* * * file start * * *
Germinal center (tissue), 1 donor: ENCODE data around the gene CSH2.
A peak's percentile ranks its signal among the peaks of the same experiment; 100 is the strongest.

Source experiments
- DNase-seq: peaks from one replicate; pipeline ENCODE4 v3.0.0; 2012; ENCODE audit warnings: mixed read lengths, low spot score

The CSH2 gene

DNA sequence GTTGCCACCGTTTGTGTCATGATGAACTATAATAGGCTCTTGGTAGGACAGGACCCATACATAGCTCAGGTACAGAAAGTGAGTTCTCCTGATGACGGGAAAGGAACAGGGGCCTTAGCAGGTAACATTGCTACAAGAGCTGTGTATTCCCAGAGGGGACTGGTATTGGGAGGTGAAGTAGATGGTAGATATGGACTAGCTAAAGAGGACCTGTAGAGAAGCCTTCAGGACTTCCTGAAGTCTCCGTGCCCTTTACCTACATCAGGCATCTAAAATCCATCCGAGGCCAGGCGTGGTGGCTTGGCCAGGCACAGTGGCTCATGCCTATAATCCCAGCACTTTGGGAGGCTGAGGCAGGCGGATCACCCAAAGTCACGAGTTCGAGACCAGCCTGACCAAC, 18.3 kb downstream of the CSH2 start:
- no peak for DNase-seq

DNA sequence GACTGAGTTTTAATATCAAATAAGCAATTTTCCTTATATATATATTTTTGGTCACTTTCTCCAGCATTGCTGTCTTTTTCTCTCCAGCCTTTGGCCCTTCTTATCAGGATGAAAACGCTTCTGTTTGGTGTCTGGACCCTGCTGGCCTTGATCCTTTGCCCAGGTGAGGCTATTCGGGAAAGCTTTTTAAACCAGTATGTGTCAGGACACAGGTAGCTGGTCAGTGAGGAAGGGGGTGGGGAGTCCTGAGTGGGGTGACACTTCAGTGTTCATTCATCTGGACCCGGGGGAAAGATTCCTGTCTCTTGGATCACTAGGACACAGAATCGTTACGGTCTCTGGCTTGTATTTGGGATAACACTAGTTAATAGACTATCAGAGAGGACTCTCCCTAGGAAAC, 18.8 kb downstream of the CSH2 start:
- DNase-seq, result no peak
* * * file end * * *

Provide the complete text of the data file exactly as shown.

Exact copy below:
Germinal center (tissue), 1 donor: ENCODE data around the gene CSH2.
A peak's percentile ranks its signal among the peaks of the same experiment; 100 is the strongest.

Source experiments
- DNase-seq: peaks from one replicate; pipeline ENCODE4 v3.0.0; 2012; ENCODE audit warnings: mixed read lengths, low spot score

The CSH2 gene

DNA sequence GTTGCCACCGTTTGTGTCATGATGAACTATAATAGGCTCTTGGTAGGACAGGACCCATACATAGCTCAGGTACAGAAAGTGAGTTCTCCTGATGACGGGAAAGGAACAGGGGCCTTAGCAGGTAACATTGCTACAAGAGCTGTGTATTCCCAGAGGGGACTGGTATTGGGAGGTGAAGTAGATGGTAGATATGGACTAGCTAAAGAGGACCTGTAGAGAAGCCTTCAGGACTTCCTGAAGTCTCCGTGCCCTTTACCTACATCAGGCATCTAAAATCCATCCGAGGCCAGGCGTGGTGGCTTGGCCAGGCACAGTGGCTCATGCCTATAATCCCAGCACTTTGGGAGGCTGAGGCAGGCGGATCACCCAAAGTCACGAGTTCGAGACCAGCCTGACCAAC, 18.3 kb downstream of the CSH2 start:
- no peak for DNase-seq

DNA sequence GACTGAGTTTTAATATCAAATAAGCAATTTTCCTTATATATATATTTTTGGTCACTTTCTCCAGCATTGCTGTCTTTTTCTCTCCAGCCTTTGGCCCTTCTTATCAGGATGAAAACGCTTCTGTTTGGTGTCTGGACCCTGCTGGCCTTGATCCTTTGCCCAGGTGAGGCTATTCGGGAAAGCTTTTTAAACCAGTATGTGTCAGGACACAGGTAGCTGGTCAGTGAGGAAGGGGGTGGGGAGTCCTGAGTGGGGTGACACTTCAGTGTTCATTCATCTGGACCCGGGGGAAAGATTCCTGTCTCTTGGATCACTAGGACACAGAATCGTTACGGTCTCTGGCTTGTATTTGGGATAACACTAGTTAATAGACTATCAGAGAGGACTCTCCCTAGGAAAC, 18.8 kb downstream of the CSH2 start:
- DNase-seq, result no peak